Not too very many years ago, there were few assistive devices for folks who needed some help just going through a routine day. Many had to depend on another person to cook their food, help them dress, do laundry, help with grooming, bathing, and/or many things that we take for granted. I knew someone who needed help with these things and more – my mom. She developed rheumatoid arthritis in her twenties, and my dad was her “aide.” He never minded taking care of her. Despite numerous surgeries to help remain mobile, she fought hard to keep walking, which she did, with the help of a walker. They are both gone now, but the advancements in devices that persons can use to help with their independence are wonderful. Even such a small thing as a remote control, which we now take for granted, is so helpful to a person who can’t get up out of a chair to switch channels on the television.
Maybe that is what makes me more aware of those who need a little help. Recently, some friends and I went shopping, and one of my friends with arthritis is unable to walk very far at a time. She can shop, then sit and rest, and she enjoys the outings with everyone. She is not disabled, as my mother was, but when she shops in a “superstore,” she is always in need of one of the motorized carts. We began to realize how much demand there is for those carts, and sadly, there are just not enough to go around. Yesterday, the only two carts there were unavailable because they were being charged. One of the employees said that they just can not get all of them charged up to keep up with the demand. One problem, she mentioned, is the fact that while a person is using the cart, say waiting on medications at the pharmacy, they keep the cart running for maybe 20 minutes or more, which causes it to use up the power from the battery. Hopefully, this message will serve as a hint to utilize the cart only as long as necessary, and try to return it for the next person who is waiting, by not letting it idle too long.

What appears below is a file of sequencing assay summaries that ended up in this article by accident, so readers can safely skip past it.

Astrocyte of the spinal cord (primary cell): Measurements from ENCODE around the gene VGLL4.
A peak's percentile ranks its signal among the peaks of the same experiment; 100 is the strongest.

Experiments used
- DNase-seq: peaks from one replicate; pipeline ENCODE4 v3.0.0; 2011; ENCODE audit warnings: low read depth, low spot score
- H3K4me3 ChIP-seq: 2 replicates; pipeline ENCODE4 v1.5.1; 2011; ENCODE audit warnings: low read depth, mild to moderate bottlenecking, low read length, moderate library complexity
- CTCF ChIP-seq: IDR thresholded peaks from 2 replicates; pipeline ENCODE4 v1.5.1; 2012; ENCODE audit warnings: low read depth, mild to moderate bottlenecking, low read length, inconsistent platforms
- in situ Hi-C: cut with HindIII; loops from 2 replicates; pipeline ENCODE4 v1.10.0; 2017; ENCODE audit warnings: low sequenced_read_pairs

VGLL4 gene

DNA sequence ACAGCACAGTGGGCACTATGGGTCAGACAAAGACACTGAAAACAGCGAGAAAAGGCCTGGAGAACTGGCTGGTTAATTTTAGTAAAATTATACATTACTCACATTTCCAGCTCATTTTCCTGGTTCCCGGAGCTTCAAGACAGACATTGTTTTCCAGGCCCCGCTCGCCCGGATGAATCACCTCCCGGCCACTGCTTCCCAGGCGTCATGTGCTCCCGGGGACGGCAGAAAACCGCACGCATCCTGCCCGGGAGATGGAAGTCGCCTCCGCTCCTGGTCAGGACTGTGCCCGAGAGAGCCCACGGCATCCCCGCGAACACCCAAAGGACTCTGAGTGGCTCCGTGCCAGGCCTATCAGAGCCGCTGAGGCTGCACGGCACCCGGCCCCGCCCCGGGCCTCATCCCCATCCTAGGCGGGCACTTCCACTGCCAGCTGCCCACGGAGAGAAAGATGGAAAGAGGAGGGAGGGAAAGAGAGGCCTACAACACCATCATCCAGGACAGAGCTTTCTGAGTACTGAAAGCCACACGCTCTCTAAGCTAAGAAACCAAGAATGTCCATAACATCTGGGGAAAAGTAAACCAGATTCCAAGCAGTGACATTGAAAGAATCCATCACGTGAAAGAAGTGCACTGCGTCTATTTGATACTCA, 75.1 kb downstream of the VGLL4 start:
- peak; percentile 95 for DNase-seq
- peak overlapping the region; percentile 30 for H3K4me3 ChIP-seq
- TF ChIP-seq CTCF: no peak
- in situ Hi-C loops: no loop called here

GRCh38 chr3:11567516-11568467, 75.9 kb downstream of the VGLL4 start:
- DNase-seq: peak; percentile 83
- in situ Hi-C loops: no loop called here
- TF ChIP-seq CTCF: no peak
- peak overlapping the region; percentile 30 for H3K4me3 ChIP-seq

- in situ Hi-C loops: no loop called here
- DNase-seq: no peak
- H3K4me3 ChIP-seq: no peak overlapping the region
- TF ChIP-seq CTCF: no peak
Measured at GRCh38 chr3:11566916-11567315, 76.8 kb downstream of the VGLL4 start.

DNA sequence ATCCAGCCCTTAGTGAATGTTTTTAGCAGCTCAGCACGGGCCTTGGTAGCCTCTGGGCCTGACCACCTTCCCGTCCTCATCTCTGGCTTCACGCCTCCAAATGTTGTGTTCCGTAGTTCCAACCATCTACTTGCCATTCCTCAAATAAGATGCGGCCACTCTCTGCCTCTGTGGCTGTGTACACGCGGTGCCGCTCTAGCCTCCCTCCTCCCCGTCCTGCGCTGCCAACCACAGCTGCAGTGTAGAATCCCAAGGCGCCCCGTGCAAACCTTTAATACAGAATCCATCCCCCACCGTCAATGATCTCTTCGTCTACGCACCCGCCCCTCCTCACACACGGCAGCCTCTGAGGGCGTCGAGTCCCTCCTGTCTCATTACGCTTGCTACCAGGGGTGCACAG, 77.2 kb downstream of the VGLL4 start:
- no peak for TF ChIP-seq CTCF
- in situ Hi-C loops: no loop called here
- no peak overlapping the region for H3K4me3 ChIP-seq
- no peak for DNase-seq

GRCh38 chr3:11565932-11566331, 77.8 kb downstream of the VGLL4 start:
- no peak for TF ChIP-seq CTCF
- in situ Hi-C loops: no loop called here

In the state of Texas, as other states, there are placards for those who need special parking due to an illness or handicap. According to the Department of Motor Vehicles, it is illegal for others to use these spaces. Blue placards designate a permanent disability; red placards designate a temporary disability. Misuse of these placards can cost fines up to $1,250, and/or up to 50 hours of community service. I can empathize with persons who have to drive all around malls, looking for handicapped parking, as I’ve done it several times, only to see someone get out of their car who can walk just fine. That extra parking space is there to allow more room to help someone in and out of the car to be seated in a wheelchair.
Thankfully, we have more and more products that make life a little easier. There are handicap vans, all types of mobility aids, automobile accessories, bathroom, kitchen accessories, and grooming aids. If a person’s physician prescribes things such as a lift chair, scooter, wheelchair, Medicare or Medicaid may help pay for it.
Now, individuals need to be more conscientious about helping others. Don’t ignore someone who may need help with some tiny little task that you could do with your eyes closed. Most persons won’t ask for help, as they want to maintain their independence, but your offer will be appreciated. Pay attention to those you think you can do a favor for. Remember, none of us are getting any younger, and hopefully, that kindness will be repaid some day.